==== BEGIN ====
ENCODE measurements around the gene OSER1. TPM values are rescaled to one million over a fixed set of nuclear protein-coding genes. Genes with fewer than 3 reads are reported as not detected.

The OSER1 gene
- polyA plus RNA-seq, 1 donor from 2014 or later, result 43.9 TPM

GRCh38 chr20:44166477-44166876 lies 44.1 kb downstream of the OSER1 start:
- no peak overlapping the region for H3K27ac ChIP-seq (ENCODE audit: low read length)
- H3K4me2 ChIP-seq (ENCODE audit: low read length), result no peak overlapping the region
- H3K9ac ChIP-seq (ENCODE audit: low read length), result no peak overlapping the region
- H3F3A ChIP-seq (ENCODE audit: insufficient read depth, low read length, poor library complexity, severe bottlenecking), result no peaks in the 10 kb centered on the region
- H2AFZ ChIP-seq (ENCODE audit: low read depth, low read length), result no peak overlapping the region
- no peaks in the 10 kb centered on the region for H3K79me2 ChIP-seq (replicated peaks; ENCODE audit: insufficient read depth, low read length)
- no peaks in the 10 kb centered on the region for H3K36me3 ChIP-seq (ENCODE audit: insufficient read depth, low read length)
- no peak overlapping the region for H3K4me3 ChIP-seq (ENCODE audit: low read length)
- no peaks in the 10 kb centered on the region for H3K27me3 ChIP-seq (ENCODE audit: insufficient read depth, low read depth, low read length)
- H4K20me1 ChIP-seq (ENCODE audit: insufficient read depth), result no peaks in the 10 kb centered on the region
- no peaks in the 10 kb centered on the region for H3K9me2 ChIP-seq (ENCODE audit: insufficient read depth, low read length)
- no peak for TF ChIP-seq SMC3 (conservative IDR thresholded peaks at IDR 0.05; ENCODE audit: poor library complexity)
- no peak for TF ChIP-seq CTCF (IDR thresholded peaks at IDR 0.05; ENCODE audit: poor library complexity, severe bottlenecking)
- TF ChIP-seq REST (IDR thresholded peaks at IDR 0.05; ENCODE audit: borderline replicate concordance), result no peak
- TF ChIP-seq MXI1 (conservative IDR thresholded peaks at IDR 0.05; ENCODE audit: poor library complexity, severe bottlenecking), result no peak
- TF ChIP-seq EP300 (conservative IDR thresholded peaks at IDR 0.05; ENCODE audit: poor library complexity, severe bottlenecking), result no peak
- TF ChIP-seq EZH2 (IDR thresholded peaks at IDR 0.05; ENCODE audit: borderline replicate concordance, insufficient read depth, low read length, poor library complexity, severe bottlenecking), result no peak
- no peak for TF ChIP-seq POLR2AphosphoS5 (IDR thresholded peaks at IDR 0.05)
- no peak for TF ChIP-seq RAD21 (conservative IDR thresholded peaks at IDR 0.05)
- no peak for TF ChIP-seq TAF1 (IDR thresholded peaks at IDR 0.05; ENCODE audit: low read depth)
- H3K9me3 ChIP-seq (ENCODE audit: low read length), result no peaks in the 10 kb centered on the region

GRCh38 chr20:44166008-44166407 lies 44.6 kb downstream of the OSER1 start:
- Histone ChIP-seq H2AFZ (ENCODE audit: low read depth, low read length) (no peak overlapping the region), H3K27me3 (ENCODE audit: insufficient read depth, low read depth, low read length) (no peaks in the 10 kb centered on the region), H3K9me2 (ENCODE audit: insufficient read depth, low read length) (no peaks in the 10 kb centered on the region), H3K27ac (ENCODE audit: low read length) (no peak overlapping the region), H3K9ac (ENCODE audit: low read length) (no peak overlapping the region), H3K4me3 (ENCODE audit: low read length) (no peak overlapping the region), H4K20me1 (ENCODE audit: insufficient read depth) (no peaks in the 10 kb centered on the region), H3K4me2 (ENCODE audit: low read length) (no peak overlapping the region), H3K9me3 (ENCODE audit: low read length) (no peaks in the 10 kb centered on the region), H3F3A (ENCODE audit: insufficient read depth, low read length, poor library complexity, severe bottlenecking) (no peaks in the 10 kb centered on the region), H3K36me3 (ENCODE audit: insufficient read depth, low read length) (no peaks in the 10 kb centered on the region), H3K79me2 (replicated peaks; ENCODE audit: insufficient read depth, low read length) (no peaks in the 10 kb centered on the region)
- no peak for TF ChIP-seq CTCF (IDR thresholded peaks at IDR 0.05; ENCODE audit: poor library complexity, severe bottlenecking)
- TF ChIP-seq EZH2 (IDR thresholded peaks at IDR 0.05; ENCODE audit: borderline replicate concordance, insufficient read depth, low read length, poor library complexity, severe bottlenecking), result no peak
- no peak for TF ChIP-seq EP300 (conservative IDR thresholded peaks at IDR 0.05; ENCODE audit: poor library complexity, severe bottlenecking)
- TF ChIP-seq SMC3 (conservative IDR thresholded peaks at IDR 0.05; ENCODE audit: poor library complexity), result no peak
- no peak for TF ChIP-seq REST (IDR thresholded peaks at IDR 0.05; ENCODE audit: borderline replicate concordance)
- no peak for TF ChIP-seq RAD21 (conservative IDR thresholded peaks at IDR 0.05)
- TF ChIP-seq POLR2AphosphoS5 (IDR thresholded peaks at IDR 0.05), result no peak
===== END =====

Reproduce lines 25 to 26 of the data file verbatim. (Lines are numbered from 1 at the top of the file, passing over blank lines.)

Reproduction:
- H3K9me3 ChIP-seq (ENCODE audit: low read length), result no peaks in the 10 kb centered on the region

GRCh38 chr20:44166008-44166407 lies 44.6 kb downstream of the OSER1 start: